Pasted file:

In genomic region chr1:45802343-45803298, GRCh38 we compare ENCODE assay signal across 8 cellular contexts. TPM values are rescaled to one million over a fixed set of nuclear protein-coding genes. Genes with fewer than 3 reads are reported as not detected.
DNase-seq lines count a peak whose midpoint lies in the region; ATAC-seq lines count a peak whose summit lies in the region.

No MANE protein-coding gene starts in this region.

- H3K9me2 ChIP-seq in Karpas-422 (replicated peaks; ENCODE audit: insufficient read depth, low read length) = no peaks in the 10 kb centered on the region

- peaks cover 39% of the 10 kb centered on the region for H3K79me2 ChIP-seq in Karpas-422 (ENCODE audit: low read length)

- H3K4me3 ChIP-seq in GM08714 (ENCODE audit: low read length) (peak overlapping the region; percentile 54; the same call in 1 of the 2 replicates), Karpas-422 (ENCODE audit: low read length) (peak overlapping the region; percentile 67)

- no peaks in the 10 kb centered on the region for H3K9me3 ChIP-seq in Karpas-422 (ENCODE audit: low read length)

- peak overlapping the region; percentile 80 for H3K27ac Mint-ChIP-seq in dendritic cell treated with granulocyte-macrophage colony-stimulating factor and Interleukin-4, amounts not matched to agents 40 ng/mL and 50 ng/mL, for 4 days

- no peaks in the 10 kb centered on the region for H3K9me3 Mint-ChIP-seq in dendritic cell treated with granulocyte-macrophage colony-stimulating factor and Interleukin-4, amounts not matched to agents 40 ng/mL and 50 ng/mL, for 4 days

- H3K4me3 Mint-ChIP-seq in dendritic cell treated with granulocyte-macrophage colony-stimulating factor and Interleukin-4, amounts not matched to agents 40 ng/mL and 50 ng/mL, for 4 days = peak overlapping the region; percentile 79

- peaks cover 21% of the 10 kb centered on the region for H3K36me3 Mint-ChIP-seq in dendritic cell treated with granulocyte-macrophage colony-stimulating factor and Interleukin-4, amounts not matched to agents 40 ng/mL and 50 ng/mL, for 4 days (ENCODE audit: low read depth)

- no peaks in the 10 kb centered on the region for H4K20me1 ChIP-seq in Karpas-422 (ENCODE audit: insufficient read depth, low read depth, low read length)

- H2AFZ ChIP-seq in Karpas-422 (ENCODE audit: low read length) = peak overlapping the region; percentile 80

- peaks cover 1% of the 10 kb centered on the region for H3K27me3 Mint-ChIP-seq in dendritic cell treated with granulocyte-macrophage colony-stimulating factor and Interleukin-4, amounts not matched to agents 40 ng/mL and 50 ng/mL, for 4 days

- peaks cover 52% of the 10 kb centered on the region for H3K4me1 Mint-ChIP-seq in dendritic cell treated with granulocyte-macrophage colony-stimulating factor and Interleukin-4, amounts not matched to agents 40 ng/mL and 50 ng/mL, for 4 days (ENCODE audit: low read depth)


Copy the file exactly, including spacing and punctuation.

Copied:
In genomic region chr1:45802343-45803298, GRCh38 we compare ENCODE assay signal across 8 cellular contexts. TPM values are rescaled to one million over a fixed set of nuclear protein-coding genes. Genes with fewer than 3 reads are reported as not detected.
DNase-seq lines count a peak whose midpoint lies in the region; ATAC-seq lines count a peak whose summit lies in the region.

No MANE protein-coding gene starts in this region.

- H3K9me2 ChIP-seq in Karpas-422 (replicated peaks; ENCODE audit: insufficient read depth, low read length) = no peaks in the 10 kb centered on the region

- peaks cover 39% of the 10 kb centered on the region for H3K79me2 ChIP-seq in Karpas-422 (ENCODE audit: low read length)

- H3K4me3 ChIP-seq in GM08714 (ENCODE audit: low read length) (peak overlapping the region; percentile 54; the same call in 1 of the 2 replicates), Karpas-422 (ENCODE audit: low read length) (peak overlapping the region; percentile 67)

- no peaks in the 10 kb centered on the region for H3K9me3 ChIP-seq in Karpas-422 (ENCODE audit: low read length)

- peak overlapping the region; percentile 80 for H3K27ac Mint-ChIP-seq in dendritic cell treated with granulocyte-macrophage colony-stimulating factor and Interleukin-4, amounts not matched to agents 40 ng/mL and 50 ng/mL, for 4 days

- no peaks in the 10 kb centered on the region for H3K9me3 Mint-ChIP-seq in dendritic cell treated with granulocyte-macrophage colony-stimulating factor and Interleukin-4, amounts not matched to agents 40 ng/mL and 50 ng/mL, for 4 days

- H3K4me3 Mint-ChIP-seq in dendritic cell treated with granulocyte-macrophage colony-stimulating factor and Interleukin-4, amounts not matched to agents 40 ng/mL and 50 ng/mL, for 4 days = peak overlapping the region; percentile 79

- peaks cover 21% of the 10 kb centered on the region for H3K36me3 Mint-ChIP-seq in dendritic cell treated with granulocyte-macrophage colony-stimulating factor and Interleukin-4, amounts not matched to agents 40 ng/mL and 50 ng/mL, for 4 days (ENCODE audit: low read depth)

- no peaks in the 10 kb centered on the region for H4K20me1 ChIP-seq in Karpas-422 (ENCODE audit: insufficient read depth, low read depth, low read length)

- H2AFZ ChIP-seq in Karpas-422 (ENCODE audit: low read length) = peak overlapping the region; percentile 80

- peaks cover 1% of the 10 kb centered on the region for H3K27me3 Mint-ChIP-seq in dendritic cell treated with granulocyte-macrophage colony-stimulating factor and Interleukin-4, amounts not matched to agents 40 ng/mL and 50 ng/mL, for 4 days

- peaks cover 52% of the 10 kb centered on the region for H3K4me1 Mint-ChIP-seq in dendritic cell treated with granulocyte-macrophage colony-stimulating factor and Interleukin-4, amounts not matched to agents 40 ng/mL and 50 ng/mL, for 4 days (ENCODE audit: low read depth)